Open access at Scientific Reports at this LINK. Although very useful and broadly accurate, I'm really not sure what to make of this paper yet, especially in regards to its more nuanced inferences. I'll need to look at the genotype data at some point. Worthy of note is that most of the Corded Ware males sampled by the authors belong to Y-haplogroup R1b-M269, rather than R1a-M417, which is the dominant Y-haplogroup in previously published Corded Ware samples. From the paper:

During the Final Eneolithic the Corded Ware Complex (CWC) emerges, chiefly identified by its specific burial rites. This complex spanned most of central Europe and exhibits demographic and cultural associations to the Yamnaya culture. To study the genetic structure and kin relations in CWC communities, we sequenced the genomes of 19 individuals located in the heartland of the CWC complex region, south-eastern Poland. Whole genome sequence and strontium isotope data allowed us to investigate genetic ancestry, admixture, kinship and mobility. The analysis showed a unique pattern, not detected in other parts of Poland; maternally the individuals are linked to earlier Neolithic lineages, whereas on the paternal side a Steppe ancestry is clearly visible. We identified three cases of kinship. Of these two were between individuals buried in double graves. Interestingly, we identified kinship between a local and a non-local individual thus discovering a novel, previously unknown burial custom.


The PCA revealed that despite geographical proximity there is a distinct genetic separation between CWC and BBC individuals from southern Poland. The genetic variation of CWC individuals from southern Poland overlaps with the majority of previously published CWC individuals from Germany while the eight published CWC individuals from the Polish lowland [10,11] more closely resemble BBC individuals (Fig. S21). This fact is not unexpected if we consider the CWC communities in Polish lowlands as representatives of north-western parts of the CWC world called as the Single-Grave culture (see supplementary information). The genetic variation of BBC individuals from south-eastern Poland overlaps with the broad variation of BBC individuals from Central Europe (Bohemia, Moravia, Germany, south-western Poland and Hungary) (Fig. S22) which corresponds well with archaeological data.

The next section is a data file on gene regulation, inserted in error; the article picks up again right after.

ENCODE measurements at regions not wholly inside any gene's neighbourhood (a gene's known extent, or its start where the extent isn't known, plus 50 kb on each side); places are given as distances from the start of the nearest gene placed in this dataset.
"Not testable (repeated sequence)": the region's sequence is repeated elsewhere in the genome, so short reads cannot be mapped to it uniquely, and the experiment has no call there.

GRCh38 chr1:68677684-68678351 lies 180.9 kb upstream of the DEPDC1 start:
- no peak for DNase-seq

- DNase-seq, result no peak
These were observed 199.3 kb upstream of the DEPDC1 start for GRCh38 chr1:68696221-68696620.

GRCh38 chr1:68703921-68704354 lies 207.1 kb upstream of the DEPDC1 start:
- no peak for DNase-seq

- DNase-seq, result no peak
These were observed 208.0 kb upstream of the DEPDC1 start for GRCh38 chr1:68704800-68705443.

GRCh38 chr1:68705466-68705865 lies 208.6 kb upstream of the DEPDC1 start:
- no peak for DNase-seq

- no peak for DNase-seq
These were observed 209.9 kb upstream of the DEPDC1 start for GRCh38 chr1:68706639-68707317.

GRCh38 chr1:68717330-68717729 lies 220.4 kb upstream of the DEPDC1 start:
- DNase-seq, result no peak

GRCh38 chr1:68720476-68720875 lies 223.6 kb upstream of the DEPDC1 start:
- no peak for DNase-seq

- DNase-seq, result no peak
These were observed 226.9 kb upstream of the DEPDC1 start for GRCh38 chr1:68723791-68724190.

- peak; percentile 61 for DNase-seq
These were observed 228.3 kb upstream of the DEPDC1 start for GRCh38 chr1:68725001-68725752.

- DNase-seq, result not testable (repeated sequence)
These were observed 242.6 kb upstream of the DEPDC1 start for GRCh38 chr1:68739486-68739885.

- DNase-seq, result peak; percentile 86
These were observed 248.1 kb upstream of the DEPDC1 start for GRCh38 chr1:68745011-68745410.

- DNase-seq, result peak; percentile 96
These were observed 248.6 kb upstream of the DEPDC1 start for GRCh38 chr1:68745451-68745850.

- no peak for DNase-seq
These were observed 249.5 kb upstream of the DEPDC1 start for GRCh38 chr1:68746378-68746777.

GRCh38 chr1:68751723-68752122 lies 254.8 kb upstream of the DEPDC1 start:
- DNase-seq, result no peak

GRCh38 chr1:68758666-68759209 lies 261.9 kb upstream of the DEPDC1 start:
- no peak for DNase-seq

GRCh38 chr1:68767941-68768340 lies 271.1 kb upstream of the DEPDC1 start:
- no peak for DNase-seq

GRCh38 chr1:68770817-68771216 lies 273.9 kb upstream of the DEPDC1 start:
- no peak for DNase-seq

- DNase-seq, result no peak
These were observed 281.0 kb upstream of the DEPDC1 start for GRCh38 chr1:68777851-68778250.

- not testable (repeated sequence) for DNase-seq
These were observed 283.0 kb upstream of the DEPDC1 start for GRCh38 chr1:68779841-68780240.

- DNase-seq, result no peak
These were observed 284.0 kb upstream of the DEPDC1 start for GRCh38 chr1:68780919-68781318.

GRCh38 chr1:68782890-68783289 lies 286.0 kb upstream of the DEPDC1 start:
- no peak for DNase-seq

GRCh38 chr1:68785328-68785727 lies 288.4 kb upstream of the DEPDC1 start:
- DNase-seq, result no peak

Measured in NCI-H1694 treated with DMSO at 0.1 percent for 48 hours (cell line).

Linderholm, A., Kılınç, G.M., Szczepanek, A. et al. Corded Ware cultural complexity uncovered using genomic and isotopic analysis from south-eastern Poland. Sci Rep 10, 6885 (2020).

See also...

The Battle Axe people came from the steppe

Is Yamnaya overrated?

Single Grave > Bell Beakers

Friday, April 3, 2020

Latest on Sintashta-Petrovka chariots (Lindner 2020)

Open access at Antiquity at this LINK. As far as I can tell, several individuals from the graves analyzed in this paper are in my ancient DNA dataset and the Global25 datasheets. Sample I1064 from the Kamennyi Ambar 5 cemetery comes to mind. Here's the abstract:

In Eastern Europe, the use of light vehicles with spoked wheels and harnessed horse teams is first evidenced in the early second-millennium BC Sintashta-Petrovka Culture in the South-eastern Ural Mountains. Using Bayesian modelling of radiocarbon dates from the kurgan cemetery of Kamennyj Ambar-5, combined with artefactual and stratigraphic analyses, this article demonstrates that these early European chariots date to no later than the first proto-chariots of the ancient Near East. This result suggests the earlier emergence of chariots on the Eurasian Steppe than previously thought and contributes to wider debates on the geography and chronology of technological innovations.
See also...

The mystery of the Sintashta people